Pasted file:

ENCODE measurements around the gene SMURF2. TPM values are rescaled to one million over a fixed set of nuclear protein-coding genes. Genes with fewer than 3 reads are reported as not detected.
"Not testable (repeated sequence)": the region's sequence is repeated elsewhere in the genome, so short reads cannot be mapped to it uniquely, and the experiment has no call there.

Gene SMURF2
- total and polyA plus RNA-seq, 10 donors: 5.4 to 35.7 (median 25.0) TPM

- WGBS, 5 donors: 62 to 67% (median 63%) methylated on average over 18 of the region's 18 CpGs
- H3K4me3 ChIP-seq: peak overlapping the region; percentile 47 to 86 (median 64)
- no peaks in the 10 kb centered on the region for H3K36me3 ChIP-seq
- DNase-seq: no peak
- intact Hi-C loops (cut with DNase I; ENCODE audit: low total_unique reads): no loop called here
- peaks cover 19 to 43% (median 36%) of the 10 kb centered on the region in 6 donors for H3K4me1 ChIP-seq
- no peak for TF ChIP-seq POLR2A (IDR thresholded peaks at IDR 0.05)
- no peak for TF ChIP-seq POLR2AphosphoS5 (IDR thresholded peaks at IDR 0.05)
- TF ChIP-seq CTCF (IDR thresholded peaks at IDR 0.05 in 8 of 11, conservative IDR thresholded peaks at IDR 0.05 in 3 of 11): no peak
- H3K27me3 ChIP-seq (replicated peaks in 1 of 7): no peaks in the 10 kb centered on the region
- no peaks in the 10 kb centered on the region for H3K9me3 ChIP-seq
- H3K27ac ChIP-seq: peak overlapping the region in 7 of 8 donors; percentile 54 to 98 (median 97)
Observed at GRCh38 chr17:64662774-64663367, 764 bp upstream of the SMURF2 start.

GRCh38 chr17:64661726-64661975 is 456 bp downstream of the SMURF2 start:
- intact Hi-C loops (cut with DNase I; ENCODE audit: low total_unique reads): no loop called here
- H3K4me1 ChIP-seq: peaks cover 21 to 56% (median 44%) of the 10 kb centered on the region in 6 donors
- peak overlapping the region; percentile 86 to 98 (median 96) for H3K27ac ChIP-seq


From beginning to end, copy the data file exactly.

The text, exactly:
ENCODE measurements around the gene SMURF2. TPM values are rescaled to one million over a fixed set of nuclear protein-coding genes. Genes with fewer than 3 reads are reported as not detected.
"Not testable (repeated sequence)": the region's sequence is repeated elsewhere in the genome, so short reads cannot be mapped to it uniquely, and the experiment has no call there.

Gene SMURF2
- total and polyA plus RNA-seq, 10 donors: 5.4 to 35.7 (median 25.0) TPM

- WGBS, 5 donors: 62 to 67% (median 63%) methylated on average over 18 of the region's 18 CpGs
- H3K4me3 ChIP-seq: peak overlapping the region; percentile 47 to 86 (median 64)
- no peaks in the 10 kb centered on the region for H3K36me3 ChIP-seq
- DNase-seq: no peak
- intact Hi-C loops (cut with DNase I; ENCODE audit: low total_unique reads): no loop called here
- peaks cover 19 to 43% (median 36%) of the 10 kb centered on the region in 6 donors for H3K4me1 ChIP-seq
- no peak for TF ChIP-seq POLR2A (IDR thresholded peaks at IDR 0.05)
- no peak for TF ChIP-seq POLR2AphosphoS5 (IDR thresholded peaks at IDR 0.05)
- TF ChIP-seq CTCF (IDR thresholded peaks at IDR 0.05 in 8 of 11, conservative IDR thresholded peaks at IDR 0.05 in 3 of 11): no peak
- H3K27me3 ChIP-seq (replicated peaks in 1 of 7): no peaks in the 10 kb centered on the region
- no peaks in the 10 kb centered on the region for H3K9me3 ChIP-seq
- H3K27ac ChIP-seq: peak overlapping the region in 7 of 8 donors; percentile 54 to 98 (median 97)
Observed at GRCh38 chr17:64662774-64663367, 764 bp upstream of the SMURF2 start.

GRCh38 chr17:64661726-64661975 is 456 bp downstream of the SMURF2 start:
- intact Hi-C loops (cut with DNase I; ENCODE audit: low total_unique reads): no loop called here
- H3K4me1 ChIP-seq: peaks cover 21 to 56% (median 44%) of the 10 kb centered on the region in 6 donors
- peak overlapping the region; percentile 86 to 98 (median 96) for H3K27ac ChIP-seq